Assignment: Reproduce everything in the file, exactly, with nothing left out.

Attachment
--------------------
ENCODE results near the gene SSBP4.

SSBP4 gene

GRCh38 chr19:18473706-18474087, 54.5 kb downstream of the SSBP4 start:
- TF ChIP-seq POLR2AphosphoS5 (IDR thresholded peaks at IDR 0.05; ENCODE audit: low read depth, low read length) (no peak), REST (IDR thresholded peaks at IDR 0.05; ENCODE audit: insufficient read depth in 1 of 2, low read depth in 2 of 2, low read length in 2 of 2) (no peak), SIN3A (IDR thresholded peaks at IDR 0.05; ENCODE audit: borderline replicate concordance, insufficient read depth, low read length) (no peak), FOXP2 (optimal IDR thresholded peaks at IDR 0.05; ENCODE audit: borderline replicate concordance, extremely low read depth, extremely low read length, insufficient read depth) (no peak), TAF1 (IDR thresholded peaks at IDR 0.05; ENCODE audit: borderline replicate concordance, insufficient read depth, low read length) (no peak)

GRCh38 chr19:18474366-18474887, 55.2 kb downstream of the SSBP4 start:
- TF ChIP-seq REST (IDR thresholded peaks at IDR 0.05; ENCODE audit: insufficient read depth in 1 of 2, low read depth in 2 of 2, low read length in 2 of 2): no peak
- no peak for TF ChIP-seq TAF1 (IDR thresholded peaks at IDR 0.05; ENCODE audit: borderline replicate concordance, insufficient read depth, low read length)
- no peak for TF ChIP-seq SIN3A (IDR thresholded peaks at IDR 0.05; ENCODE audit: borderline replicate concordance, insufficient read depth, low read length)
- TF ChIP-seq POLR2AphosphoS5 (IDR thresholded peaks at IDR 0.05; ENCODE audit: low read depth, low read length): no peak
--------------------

ENCODE results near the gene SSBP4.

SSBP4 gene

GRCh38 chr19:18473706-18474087, 54.5 kb downstream of the SSBP4 start:
- TF ChIP-seq POLR2AphosphoS5 (IDR thresholded peaks at IDR 0.05; ENCODE audit: low read depth, low read length) (no peak), REST (IDR thresholded peaks at IDR 0.05; ENCODE audit: insufficient read depth in 1 of 2, low read depth in 2 of 2, low read length in 2 of 2) (no peak), SIN3A (IDR thresholded peaks at IDR 0.05; ENCODE audit: borderline replicate concordance, insufficient read depth, low read length) (no peak), FOXP2 (optimal IDR thresholded peaks at IDR 0.05; ENCODE audit: borderline replicate concordance, extremely low read depth, extremely low read length, insufficient read depth) (no peak), TAF1 (IDR thresholded peaks at IDR 0.05; ENCODE audit: borderline replicate concordance, insufficient read depth, low read length) (no peak)

GRCh38 chr19:18474366-18474887, 55.2 kb downstream of the SSBP4 start:
- TF ChIP-seq REST (IDR thresholded peaks at IDR 0.05; ENCODE audit: insufficient read depth in 1 of 2, low read depth in 2 of 2, low read length in 2 of 2): no peak
- no peak for TF ChIP-seq TAF1 (IDR thresholded peaks at IDR 0.05; ENCODE audit: borderline replicate concordance, insufficient read depth, low read length)
- no peak for TF ChIP-seq SIN3A (IDR thresholded peaks at IDR 0.05; ENCODE audit: borderline replicate concordance, insufficient read depth, low read length)
- TF ChIP-seq POLR2AphosphoS5 (IDR thresholded peaks at IDR 0.05; ENCODE audit: low read depth, low read length): no peak